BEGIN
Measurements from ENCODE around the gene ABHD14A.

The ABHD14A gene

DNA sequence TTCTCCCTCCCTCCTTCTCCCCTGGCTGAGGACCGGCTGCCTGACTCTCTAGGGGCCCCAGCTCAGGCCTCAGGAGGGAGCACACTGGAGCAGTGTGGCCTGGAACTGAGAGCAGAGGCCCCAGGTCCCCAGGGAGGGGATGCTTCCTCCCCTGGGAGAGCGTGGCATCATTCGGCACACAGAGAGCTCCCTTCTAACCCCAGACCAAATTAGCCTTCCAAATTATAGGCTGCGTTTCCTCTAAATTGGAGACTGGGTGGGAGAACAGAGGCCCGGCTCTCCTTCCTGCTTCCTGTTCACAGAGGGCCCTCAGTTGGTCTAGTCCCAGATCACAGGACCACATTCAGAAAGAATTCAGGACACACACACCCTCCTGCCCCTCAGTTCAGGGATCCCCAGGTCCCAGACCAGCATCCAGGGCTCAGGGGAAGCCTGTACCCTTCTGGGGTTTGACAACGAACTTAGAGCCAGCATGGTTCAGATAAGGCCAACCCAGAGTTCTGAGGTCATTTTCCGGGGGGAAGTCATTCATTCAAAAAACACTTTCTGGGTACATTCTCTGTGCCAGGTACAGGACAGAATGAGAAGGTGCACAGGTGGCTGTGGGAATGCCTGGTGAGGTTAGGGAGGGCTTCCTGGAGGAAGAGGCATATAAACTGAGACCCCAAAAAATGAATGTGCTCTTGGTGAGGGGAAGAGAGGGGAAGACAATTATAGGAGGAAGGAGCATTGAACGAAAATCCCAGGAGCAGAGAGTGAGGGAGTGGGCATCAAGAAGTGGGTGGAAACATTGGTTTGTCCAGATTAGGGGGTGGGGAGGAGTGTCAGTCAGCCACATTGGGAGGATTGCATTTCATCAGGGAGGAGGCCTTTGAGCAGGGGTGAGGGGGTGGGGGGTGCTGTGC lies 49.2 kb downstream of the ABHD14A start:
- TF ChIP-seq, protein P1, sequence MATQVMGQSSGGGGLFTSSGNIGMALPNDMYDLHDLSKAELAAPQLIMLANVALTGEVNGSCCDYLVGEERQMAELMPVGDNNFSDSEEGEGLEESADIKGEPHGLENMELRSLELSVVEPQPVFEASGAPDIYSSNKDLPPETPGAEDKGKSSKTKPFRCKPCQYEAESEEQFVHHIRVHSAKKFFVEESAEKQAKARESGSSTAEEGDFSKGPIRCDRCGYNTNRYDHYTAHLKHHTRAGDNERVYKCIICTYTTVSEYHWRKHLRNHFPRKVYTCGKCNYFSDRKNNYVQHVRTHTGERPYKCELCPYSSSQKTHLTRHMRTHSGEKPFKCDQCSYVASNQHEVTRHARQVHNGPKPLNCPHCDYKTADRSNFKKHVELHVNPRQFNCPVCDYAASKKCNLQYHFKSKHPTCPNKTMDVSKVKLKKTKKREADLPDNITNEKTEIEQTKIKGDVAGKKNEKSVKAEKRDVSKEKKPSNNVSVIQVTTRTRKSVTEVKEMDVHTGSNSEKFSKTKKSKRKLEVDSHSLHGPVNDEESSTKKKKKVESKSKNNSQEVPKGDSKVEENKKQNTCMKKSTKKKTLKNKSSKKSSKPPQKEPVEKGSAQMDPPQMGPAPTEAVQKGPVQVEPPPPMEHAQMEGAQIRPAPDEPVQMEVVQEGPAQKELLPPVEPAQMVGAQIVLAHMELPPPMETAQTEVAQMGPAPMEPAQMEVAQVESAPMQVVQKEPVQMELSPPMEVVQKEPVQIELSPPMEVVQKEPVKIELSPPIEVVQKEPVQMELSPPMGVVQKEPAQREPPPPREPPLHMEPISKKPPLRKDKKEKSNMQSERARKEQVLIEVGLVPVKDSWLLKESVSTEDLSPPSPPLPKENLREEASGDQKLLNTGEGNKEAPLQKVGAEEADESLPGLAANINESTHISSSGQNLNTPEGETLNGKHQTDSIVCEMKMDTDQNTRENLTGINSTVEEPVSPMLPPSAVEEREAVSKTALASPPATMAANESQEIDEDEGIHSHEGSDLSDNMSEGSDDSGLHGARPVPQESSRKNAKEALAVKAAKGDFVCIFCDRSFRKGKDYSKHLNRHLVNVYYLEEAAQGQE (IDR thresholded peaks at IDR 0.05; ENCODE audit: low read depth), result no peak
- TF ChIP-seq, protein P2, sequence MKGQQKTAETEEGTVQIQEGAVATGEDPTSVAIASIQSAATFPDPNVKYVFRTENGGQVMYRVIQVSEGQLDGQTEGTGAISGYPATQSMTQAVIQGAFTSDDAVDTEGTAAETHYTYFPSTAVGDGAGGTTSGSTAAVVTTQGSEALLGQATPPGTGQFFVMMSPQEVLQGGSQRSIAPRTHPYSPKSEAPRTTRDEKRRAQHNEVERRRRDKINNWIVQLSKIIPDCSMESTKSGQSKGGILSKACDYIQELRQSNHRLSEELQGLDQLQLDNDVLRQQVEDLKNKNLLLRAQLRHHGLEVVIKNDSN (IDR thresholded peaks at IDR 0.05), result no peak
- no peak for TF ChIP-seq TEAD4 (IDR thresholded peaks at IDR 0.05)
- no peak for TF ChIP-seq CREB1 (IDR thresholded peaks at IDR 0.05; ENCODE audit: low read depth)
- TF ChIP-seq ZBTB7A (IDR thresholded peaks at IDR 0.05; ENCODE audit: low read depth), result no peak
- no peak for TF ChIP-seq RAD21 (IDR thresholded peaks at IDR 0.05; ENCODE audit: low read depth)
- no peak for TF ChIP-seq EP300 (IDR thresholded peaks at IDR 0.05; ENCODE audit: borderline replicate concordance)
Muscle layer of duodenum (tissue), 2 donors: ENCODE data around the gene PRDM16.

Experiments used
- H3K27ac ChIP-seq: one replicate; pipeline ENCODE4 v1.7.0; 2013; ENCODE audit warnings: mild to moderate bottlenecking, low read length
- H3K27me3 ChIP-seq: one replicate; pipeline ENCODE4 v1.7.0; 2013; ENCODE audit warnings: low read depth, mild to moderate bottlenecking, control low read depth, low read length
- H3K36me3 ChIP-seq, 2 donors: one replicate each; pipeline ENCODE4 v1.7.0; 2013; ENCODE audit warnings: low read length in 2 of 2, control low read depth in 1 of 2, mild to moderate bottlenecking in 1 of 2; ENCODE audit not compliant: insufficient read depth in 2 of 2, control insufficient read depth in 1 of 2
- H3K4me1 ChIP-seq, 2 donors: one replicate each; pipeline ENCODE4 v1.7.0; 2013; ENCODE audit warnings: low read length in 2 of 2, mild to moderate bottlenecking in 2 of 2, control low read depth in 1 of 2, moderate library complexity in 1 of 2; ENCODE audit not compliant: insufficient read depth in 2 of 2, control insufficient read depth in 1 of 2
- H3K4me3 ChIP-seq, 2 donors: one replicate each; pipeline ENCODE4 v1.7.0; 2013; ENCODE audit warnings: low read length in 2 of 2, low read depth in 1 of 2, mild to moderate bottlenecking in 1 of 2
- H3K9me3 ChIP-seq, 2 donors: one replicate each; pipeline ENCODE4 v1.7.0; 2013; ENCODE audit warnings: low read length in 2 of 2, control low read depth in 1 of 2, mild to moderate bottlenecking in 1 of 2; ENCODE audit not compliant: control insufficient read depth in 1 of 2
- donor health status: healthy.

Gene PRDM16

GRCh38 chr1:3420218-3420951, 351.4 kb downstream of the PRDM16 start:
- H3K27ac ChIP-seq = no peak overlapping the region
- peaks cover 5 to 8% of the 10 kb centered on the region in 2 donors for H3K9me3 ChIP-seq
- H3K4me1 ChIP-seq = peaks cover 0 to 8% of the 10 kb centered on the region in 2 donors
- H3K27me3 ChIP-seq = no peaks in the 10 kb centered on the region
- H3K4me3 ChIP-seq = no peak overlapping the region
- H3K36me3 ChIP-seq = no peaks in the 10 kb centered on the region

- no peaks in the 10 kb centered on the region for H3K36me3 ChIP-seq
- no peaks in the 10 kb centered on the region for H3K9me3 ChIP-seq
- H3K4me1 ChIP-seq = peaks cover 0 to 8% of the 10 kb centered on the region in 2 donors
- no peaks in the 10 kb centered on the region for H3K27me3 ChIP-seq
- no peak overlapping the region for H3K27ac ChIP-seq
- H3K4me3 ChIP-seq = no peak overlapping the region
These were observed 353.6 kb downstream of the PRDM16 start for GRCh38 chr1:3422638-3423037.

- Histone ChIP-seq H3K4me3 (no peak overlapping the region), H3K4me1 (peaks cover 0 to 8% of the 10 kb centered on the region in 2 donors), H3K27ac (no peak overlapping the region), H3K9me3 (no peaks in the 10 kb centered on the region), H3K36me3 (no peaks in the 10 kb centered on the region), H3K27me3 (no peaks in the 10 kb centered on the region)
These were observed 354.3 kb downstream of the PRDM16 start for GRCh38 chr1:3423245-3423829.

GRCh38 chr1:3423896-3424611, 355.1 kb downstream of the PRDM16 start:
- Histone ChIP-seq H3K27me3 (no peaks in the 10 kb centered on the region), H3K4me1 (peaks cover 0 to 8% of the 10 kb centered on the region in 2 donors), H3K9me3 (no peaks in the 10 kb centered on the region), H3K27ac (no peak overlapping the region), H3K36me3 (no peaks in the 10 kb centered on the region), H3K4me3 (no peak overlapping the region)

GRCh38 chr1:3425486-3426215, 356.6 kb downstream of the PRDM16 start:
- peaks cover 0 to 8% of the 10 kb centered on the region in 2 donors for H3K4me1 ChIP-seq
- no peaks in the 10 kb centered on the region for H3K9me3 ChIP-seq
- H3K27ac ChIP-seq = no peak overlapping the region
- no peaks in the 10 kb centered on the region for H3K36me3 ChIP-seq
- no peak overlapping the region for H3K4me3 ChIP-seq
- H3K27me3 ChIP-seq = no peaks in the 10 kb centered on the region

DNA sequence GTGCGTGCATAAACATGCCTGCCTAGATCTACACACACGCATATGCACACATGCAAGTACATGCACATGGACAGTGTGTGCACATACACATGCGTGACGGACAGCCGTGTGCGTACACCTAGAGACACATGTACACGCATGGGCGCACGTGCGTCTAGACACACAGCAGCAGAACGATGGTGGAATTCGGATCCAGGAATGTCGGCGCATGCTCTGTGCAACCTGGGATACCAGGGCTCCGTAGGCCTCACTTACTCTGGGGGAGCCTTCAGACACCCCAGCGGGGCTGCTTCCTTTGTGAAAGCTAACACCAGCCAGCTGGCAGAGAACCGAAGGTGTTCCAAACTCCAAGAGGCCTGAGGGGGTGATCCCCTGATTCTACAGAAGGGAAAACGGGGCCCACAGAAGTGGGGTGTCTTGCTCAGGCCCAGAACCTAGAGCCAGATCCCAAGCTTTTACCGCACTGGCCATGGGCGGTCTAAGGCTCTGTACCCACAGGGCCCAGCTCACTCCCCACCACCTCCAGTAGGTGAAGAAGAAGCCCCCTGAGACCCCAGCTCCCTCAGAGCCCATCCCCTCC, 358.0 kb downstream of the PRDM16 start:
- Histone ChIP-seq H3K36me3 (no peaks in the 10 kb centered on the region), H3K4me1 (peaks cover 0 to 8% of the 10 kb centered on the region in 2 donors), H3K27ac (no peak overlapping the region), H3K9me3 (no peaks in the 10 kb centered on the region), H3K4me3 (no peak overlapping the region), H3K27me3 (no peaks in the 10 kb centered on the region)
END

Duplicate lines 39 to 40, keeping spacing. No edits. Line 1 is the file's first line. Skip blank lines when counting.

GRCh38 chr1:3425486-3426215, 356.6 kb downstream of the PRDM16 start:
- peaks cover 0 to 8% of the 10 kb centered on the region in 2 donors for H3K4me1 ChIP-seq